a lady wearing a colorful striped shirt, jeans, and blue athletic shoes, painting doors of a diy sunroom with a can of Behr marquee paint in front of her.

To be safe I used an oil-based primer to prep all of them. Then I used a mixture of Behr Marquee exterior paints to paint each door a different color. This is an artisan shop. If I was going to do something wacky, I wanted it to get attention!

front view of DIY sunroom made from brightly colored vintage doors next to another small building with glass doors with bicycle mailbox and pea gravel lawn

First “Showing”

Then came our “birthday party”. I got just enough done to not feel embarrassed.

front view of DIY sunroom made from brightly colored vintage doors with bicycle mailbox and pea gravel lawn

The next weekend was Oktoberfest- the largest town event of the entire year. I busted my rear end to get it all finished up and hired a landscaper friend to put in a new walkway outside.

front view of DIY sunroom made from brightly colored vintage doors and stone walkway with bicycle mailbox and pea gravel lawn

The temporary signs I had made with my Cricut machine had to go. The red did not work. Plus people didn’t always understand them. I made new ones.

image of vinyl cutting stating "side entry" and a curved arrow directing you to the right

Not happy with the ugly pea gravel in front, I got a lucky break when someone gave my husband two rolls of putting green grass to get rid of. (Yes, I forgot to take down the banner from the party the weekend before, no one seemed to notice)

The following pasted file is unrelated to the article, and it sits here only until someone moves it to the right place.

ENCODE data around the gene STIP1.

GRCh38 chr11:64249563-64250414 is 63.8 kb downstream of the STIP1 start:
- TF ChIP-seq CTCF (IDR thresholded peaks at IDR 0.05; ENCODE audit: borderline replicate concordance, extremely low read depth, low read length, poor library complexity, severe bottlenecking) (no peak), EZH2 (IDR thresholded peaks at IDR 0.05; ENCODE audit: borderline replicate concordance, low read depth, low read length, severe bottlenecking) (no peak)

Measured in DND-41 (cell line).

side view of diy sunroom made from vintage doors with stone walkway and astroturf lawn in front with front end of a bicycle mailbox on the right

Full Reveal:

I filled in the old knob holes with leftover hardware and some wood pieces.

full view of diy sunroom made from vintage doors in right colors with stone walkway and astroturf lawn in front.

Oktoberfest was a huge success.

We got a lot of compliments on the new sunroom.

front porch of retail shop with various artisan goods for sale.

It’s not a lot of extra room but at this point, every little bit counts.

Please share and pin this post!

pinnable image of a diy sunroom made from colorful vintage doors with a stone walkway, astroturf, and a   bicycle mailbox out front

Google Web Story: DIY Sunroom on a Budget!

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  • Reply
    Patrice DeHaven
    October 29, 2019 at 1:35 PM

    This is wonderful Scottie! You did an amazing job an it looks great. Good idea for ‘side entrance’ signs.

    • Reply
      October 29, 2019 at 6:59 PM

      Thank you so much! I’m so pleased it’s finished!

  • Reply
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    December 19, 2019 at 9:02 AM

    […] a coffee shop. Don’t you just “love” the astroturf porch? (I recently did a huge makeover on that porch and you won’t even believe the […]

  • Reply
    January 12, 2020 at 5:49 AM

    I already have a sunroom, although I call it a summer porch because it faces north. Instead of a basement, I have a crawl space. There are 2 entrances – 1 with a fairly large opening to the furnace. I go in there to change the filter. The other opening is much smaller for access to plumbing and electrical. I have not been in there but a tradesperson told me there are lots of old doors without windows. Thanks for reminding me. I had all the windows in the house replaced and kept the old ones to use to build a greenhouse. I can use the doors – one or two as doors and others where I want openings for ventilation in warmer seasons. Probably make swing doors to go in the window openings.

    • Reply
      January 13, 2020 at 10:31 PM

      Absolutely- That is a fantastic idea! I would love to see your project when you’ve completed it! Good Luck!!

  • Reply
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    August 4, 2020 at 4:30 PM

    […] ABOVE RIGHT: An owner of The Painted Pig in Lovettsville, VA, created this amazing DIY sunroom out of vintage doors from Community Forklift. More info here! […]